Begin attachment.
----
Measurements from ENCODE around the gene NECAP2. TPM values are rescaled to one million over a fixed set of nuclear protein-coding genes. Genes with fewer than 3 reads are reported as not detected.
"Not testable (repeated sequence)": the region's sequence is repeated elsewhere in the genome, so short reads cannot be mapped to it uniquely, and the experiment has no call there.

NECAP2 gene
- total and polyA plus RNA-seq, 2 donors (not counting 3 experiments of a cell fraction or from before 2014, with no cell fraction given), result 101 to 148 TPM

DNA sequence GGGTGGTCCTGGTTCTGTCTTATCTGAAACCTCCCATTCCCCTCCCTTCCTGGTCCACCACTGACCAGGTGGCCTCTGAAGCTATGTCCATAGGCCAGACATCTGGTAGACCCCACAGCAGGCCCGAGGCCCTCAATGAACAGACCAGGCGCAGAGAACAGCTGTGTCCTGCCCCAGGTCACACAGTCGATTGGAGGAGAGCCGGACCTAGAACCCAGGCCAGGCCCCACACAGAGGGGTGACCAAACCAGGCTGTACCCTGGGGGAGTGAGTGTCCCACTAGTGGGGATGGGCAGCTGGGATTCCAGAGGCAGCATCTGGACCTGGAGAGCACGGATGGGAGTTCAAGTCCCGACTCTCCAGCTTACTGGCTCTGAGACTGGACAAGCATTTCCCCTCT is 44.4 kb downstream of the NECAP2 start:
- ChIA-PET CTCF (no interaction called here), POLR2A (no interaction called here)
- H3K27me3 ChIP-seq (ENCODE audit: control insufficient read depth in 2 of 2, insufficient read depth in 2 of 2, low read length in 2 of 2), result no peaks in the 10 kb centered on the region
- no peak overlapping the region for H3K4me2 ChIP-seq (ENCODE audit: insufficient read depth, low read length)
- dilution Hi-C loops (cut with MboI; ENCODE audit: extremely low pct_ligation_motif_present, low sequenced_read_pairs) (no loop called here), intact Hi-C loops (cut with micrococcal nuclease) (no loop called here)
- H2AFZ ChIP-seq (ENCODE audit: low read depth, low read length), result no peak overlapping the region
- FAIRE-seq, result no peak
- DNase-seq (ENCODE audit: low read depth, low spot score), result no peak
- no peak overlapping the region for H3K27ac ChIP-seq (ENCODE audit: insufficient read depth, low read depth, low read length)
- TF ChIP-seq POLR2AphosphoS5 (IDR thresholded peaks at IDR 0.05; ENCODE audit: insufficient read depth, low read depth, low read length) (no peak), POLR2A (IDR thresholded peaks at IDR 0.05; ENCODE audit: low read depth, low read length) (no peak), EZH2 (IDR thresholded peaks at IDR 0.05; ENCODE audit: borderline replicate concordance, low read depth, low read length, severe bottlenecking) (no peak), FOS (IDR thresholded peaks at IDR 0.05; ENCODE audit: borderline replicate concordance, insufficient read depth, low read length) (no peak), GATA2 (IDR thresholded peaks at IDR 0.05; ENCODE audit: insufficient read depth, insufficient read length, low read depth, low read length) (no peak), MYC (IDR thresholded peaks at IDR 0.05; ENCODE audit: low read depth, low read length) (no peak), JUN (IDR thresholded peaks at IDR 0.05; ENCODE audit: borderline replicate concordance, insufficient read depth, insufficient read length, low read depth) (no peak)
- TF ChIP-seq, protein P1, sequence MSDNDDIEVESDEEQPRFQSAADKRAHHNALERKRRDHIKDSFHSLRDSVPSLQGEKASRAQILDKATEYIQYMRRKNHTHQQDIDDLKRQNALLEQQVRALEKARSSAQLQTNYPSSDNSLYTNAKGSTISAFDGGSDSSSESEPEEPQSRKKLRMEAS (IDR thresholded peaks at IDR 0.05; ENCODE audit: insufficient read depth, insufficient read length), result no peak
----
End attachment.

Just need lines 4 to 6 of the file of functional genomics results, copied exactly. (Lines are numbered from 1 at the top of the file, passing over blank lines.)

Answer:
- total and polyA plus RNA-seq, 2 donors (not counting 3 experiments of a cell fraction or from before 2014, with no cell fraction given), result 101 to 148 TPM

DNA sequence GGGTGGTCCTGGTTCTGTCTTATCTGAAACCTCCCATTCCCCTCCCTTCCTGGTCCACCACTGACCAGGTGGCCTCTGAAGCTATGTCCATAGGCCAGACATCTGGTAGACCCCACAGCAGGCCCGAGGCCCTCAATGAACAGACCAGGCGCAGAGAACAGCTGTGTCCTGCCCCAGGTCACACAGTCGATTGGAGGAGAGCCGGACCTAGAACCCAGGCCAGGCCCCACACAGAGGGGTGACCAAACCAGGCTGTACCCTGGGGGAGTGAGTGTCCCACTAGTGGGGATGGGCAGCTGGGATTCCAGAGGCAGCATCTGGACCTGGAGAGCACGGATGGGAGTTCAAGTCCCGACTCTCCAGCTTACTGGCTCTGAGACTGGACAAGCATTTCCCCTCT is 44.4 kb downstream of the NECAP2 start:
- ChIA-PET CTCF (no interaction called here), POLR2A (no interaction called here)